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When should you announce your game for max discovery?

Wait.. who's Max Discovery and why does he care?
[The GameDiscoverCo game discovery newsletter is written by ‘how people find your game’ expert & GameDiscoverCo founder Simon Carless, and is a regular look at how people discover and buy video games in the 2020s.]

Good Monday to you, folks. I’m afraid I’ve just heard that Earth is to be demolished due to an intergalactic highway construction project. So it’ll be pointless continuing this newsletter any further. Perhaps we should all just go for a pint instead?

…oh, right, that’s fictional. In reality, we’re slowly cooking ourselves, and all you studios should go sign up for Playing 4 The Planet with the UN and make concrete business changes before it’s too late. In the meantime, here’s the (back on!) newsletter..

When do you start talking about your video game?

Whenever somebody asks when you should tell everyone about your video game, hopeless rubes like me often yell: ‘Now, dammit! Now! Even if the game is the glint in the milkman’s eye, do it now!’ To some extent, that’s helpful, because many devs have a habit of prevaricating on announcing or marketing their game until it’s too late.

But veteran dev Aaron San Filippo (Race The Sun) had a very good Twitter thread the other week about this very subject, in part related to his upcoming Star Fox-ish title Whisker Squadron, and titled: “For the love of god, please don't announce your game and put a Steam page up as soon as you commit to development.”

The whole thread has more detail, but here’s some of the key points: “I've come to believe pretty strongly that while it's best to have a Steam page up for a long time, it's almost never a good idea to announce a game and put up a page for a game that looks unpolished. Here are a few reasons:

  • 1. While the algorithm doesn't "punish" games that don't do well at launch, it *does* reward games that are hot at any given time. Games w/ a big influx of traffic get shown to more users organically in a variety of places on Steam. Quiet announcement = no free visibility.
  • 2. First impressions matter. If potential players, press, platforms, influencers see a mediocre-looking version of your game, some of them WILL decide they're not interested (See: First impression bias). You're creating an uphill battle to change their minds.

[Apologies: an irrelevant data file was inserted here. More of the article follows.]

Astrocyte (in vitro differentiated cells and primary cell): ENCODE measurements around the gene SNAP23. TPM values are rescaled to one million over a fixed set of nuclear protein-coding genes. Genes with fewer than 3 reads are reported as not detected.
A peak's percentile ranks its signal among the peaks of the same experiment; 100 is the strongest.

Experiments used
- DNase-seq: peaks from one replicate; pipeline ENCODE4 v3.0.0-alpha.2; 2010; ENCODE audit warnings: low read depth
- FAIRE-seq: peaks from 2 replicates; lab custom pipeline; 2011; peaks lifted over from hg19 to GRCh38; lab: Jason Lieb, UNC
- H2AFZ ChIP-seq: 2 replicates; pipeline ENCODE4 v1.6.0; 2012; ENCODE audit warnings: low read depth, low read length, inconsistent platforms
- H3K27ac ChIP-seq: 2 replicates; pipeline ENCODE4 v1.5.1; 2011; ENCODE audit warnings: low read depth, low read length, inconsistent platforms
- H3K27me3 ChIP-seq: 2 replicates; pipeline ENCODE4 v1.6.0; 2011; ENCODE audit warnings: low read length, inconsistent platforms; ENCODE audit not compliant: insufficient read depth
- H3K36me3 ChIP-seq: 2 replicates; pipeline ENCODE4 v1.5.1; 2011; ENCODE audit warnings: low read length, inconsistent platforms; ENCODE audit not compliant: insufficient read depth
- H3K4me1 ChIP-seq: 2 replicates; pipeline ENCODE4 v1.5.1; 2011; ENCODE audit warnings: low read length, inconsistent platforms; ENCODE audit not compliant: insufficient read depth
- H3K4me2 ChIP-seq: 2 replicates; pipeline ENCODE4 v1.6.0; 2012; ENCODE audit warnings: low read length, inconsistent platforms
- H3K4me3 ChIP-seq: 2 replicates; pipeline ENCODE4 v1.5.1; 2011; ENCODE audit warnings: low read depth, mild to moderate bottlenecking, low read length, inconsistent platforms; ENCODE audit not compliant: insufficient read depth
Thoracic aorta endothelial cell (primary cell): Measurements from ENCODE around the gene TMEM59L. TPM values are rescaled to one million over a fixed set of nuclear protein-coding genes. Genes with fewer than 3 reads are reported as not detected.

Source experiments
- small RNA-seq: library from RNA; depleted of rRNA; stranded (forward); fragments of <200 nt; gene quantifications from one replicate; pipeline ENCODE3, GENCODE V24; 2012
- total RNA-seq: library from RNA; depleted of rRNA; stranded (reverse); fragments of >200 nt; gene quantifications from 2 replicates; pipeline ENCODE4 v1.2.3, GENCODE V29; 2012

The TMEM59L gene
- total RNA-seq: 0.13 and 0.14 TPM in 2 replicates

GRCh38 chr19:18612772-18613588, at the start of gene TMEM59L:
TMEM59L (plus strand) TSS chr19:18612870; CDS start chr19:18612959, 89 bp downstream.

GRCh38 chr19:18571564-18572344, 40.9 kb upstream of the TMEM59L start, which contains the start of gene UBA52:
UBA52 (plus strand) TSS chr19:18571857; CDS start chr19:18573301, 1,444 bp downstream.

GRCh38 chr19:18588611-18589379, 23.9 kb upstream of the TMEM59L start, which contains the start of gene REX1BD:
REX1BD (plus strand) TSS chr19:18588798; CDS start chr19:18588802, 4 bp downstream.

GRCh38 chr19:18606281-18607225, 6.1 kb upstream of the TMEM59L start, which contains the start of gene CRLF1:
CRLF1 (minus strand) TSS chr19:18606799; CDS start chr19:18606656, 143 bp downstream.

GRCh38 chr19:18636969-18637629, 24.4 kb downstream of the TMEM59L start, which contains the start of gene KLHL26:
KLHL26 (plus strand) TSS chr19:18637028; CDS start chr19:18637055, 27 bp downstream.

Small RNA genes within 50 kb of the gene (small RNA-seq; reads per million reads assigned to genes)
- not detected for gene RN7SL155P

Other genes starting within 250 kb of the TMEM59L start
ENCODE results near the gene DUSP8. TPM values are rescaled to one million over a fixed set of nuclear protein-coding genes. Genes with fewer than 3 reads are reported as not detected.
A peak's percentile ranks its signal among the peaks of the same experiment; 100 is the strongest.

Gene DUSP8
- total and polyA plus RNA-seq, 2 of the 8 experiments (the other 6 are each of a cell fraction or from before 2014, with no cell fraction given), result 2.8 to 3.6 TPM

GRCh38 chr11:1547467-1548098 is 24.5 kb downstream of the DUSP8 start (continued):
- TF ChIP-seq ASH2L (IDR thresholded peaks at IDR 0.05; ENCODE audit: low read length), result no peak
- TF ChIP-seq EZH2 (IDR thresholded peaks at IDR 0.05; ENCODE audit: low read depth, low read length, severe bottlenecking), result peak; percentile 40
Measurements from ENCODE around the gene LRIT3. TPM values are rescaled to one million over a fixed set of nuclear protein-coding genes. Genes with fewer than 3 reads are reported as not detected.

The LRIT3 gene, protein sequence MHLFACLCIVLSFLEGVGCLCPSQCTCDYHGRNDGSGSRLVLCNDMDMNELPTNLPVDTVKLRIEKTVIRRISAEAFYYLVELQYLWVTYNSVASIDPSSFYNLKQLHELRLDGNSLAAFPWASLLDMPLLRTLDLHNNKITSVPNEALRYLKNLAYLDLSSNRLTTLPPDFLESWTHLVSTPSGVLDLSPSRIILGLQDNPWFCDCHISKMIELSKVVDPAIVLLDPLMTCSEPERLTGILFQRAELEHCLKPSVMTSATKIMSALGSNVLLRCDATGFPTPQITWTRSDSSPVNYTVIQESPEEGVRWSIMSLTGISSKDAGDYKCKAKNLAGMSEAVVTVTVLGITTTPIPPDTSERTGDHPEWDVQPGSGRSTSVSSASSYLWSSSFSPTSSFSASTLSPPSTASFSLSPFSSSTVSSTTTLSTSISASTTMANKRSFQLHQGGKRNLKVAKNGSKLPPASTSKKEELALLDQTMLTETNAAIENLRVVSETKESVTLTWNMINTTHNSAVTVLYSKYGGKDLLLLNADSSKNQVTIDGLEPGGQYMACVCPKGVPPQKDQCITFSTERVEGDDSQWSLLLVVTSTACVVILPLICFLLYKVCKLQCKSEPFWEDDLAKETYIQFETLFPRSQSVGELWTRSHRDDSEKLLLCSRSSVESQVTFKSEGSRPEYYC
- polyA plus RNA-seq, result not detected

• 3. Launching a Steam page gives you an influx of initial traffic as the game shows up in people's queues etc. and Steam literally gives people tools to tell it they're not interested. You want to convert as many of those as possible because some of them won't see it again!
  • 4. There is nothing more demoralizing than launching a Steam page for a game and then watching it get 0-5 wishlists per day, knowing you need tens of thousands to have any shot at sustainable success. Being demoralized is not a good place to be in the marathon of shipping a game.”

And, as Aaron concludes: “The thing is, this is a paradox: You want your Steam page up as early as possible, but want it to look as polished as possible. The solution here, I think, is to invest heavily in your game's presentation, early in development. This is a big shift for some of us, especially me!

For my next game, I'll invest more heavily in key art, and a vertical slice that has enough polished content that I can make some gameplay footage and screenshots that look potentially shippable. A Steam page won't go live before that.”

This is very much correct from my perspective. In fact, I’ve been working with more and more devs and publishers who are thinking about how to get a ‘real-looking’ trailer for their game early in development, to start the hype.

Why? Well, we talked a bit back in 2020 about how to find player ‘evangelists’ for your game. And pretty often, they need to be able to envisage the end of the process to get excited about your work-in-progress updates. So putting your best foot forward early is vital.

We’re also wondering how the rise of game subscription services will change this, since ‘being discovered on the platform when you already own the game’ is a different caboodle than ‘need to see, wishlist then buy the game’. We’ll have to see - it’s complex.

[BTW, I think Whisker Squadron is a great game for subscription services. Why? It’s an interesting, accessible, but relatively rarely tackled subgenre. This makes it more difficult to sell based on ‘similar Steam hit games’, but a pleasant surprise for anyone getting it in a sub.]

[We’re GameDiscoverCo, a new agency based around one simple issue: how do players find, buy and enjoy your premium PC or console game? We run the newsletter you’re reading, and provide consulting services for publishers, funds, and other smart game industry folks.]

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